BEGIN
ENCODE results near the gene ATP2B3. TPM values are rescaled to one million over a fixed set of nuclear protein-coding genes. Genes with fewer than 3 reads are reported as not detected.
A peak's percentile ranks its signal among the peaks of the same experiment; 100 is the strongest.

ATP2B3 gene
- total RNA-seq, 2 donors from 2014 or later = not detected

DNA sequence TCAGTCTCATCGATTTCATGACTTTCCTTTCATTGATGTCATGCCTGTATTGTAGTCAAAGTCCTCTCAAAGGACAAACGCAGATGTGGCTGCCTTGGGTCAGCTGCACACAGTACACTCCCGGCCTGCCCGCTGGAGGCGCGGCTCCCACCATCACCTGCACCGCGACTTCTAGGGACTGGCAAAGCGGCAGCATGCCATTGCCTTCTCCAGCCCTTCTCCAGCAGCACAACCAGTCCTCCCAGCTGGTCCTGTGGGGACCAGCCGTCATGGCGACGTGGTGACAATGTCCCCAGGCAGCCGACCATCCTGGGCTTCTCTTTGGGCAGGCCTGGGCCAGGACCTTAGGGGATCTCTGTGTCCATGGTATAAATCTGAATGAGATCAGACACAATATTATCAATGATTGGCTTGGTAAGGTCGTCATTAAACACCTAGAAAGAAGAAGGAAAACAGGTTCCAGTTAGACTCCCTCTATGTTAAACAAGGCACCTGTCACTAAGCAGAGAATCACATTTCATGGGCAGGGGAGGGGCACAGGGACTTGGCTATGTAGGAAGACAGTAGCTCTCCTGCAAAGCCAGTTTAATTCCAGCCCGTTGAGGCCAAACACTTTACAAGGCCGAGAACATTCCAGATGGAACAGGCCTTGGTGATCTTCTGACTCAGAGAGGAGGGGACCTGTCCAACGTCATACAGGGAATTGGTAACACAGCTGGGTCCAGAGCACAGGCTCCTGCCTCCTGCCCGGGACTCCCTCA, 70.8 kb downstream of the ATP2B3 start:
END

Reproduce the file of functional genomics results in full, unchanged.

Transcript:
ENCODE results near the gene ATP2B3. TPM values are rescaled to one million over a fixed set of nuclear protein-coding genes. Genes with fewer than 3 reads are reported as not detected.
A peak's percentile ranks its signal among the peaks of the same experiment; 100 is the strongest.

ATP2B3 gene
- total RNA-seq, 2 donors from 2014 or later = not detected

DNA sequence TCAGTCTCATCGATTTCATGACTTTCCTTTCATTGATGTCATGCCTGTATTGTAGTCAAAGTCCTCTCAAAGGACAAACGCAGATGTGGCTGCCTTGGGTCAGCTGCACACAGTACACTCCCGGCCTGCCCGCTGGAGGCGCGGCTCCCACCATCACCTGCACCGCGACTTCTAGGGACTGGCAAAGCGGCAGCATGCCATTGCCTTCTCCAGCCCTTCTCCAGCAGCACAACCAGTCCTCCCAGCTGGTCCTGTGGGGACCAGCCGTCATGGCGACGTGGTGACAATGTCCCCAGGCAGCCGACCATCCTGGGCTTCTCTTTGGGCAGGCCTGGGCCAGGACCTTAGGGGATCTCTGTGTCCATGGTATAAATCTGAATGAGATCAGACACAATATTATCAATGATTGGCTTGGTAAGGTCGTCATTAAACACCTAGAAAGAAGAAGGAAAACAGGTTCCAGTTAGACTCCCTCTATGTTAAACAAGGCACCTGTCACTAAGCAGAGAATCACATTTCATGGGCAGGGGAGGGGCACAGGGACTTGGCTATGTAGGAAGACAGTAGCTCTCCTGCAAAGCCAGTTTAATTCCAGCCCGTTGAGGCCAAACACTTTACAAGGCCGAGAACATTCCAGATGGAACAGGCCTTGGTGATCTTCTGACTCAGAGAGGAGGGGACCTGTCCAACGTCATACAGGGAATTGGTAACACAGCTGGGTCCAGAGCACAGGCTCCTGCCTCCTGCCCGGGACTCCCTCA, 70.8 kb downstream of the ATP2B3 start: